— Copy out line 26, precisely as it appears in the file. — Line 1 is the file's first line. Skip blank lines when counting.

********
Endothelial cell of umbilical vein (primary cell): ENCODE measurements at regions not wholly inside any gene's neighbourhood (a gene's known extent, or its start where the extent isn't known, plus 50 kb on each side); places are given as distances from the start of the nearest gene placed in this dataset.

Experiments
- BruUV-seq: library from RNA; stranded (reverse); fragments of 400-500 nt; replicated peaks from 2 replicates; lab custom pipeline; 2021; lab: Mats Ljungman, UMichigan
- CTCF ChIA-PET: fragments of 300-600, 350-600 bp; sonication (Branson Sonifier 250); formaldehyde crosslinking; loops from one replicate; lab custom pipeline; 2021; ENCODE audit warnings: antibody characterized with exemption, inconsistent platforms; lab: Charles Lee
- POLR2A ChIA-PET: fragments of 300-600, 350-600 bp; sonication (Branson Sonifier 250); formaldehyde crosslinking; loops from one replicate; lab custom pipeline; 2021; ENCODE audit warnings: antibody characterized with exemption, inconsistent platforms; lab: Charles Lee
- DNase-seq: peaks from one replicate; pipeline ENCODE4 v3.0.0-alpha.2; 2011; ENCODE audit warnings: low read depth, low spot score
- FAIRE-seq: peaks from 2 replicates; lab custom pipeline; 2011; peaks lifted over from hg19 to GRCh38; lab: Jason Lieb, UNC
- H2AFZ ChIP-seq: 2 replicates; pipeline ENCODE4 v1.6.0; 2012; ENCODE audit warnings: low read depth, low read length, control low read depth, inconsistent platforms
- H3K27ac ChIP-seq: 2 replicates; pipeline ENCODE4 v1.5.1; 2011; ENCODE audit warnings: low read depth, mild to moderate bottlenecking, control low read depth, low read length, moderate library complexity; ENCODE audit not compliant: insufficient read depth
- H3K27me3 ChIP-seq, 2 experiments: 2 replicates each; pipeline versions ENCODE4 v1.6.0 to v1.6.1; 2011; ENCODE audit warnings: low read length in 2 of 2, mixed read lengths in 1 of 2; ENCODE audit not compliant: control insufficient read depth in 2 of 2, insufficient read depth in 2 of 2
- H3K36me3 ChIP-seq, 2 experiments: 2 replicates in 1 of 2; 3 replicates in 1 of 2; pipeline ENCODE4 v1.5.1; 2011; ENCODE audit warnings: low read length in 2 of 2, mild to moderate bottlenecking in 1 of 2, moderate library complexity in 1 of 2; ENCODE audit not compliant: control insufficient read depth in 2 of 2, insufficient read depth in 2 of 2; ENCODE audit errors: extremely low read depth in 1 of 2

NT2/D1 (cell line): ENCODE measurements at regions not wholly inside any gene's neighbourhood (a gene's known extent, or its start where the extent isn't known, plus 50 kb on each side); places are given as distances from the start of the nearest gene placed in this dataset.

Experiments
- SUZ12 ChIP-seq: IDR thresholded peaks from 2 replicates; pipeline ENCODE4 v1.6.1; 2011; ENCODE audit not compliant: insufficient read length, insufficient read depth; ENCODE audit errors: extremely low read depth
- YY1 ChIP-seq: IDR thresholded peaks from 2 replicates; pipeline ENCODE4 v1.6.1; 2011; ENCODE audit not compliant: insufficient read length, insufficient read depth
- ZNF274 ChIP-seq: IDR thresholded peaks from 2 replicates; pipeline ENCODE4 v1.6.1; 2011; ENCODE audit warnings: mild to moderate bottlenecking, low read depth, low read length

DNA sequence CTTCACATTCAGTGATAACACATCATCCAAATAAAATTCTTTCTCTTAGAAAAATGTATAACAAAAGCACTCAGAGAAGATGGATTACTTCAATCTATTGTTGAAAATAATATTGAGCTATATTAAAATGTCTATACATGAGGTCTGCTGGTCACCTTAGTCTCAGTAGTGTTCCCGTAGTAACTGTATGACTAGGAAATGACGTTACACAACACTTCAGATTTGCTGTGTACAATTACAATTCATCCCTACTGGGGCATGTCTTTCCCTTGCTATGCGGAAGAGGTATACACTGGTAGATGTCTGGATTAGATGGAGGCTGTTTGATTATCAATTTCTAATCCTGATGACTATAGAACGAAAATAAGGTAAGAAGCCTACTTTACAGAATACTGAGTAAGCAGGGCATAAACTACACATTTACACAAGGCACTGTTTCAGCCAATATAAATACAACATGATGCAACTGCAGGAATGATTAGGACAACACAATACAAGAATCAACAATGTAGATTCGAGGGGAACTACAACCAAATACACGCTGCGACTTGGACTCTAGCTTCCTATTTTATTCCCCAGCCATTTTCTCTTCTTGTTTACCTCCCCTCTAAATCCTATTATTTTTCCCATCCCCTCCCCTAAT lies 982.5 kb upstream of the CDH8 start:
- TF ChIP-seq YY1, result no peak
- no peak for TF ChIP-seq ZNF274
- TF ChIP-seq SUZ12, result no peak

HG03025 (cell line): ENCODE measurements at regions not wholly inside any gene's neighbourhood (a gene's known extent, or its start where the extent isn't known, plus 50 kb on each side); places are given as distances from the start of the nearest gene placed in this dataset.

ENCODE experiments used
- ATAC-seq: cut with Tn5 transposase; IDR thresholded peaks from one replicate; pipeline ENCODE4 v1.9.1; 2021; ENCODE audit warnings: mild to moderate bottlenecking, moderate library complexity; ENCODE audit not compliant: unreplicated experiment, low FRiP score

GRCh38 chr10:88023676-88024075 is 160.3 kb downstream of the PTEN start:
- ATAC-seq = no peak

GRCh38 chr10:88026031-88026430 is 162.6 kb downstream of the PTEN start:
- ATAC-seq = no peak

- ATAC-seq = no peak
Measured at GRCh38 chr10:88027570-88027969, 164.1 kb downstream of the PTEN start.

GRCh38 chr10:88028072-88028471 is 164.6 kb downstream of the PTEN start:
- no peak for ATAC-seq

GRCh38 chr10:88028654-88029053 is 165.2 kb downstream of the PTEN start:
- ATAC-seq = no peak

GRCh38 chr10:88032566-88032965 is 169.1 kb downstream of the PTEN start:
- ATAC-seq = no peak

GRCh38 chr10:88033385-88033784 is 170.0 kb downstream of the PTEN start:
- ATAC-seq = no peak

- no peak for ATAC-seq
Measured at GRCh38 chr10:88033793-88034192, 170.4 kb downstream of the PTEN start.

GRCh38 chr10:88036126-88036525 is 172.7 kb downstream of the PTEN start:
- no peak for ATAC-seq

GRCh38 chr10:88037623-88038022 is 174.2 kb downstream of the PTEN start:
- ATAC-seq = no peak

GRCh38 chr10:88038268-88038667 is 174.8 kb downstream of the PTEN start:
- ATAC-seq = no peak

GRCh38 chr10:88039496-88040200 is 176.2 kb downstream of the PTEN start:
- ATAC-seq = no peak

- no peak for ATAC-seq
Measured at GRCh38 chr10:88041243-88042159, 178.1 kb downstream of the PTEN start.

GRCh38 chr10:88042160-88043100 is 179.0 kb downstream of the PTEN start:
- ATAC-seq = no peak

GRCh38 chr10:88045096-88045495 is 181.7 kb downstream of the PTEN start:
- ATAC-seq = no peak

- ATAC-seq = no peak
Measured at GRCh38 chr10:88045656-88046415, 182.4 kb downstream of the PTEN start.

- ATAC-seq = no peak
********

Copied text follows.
GRCh38 chr10:88026031-88026430 is 162.6 kb downstream of the PTEN start: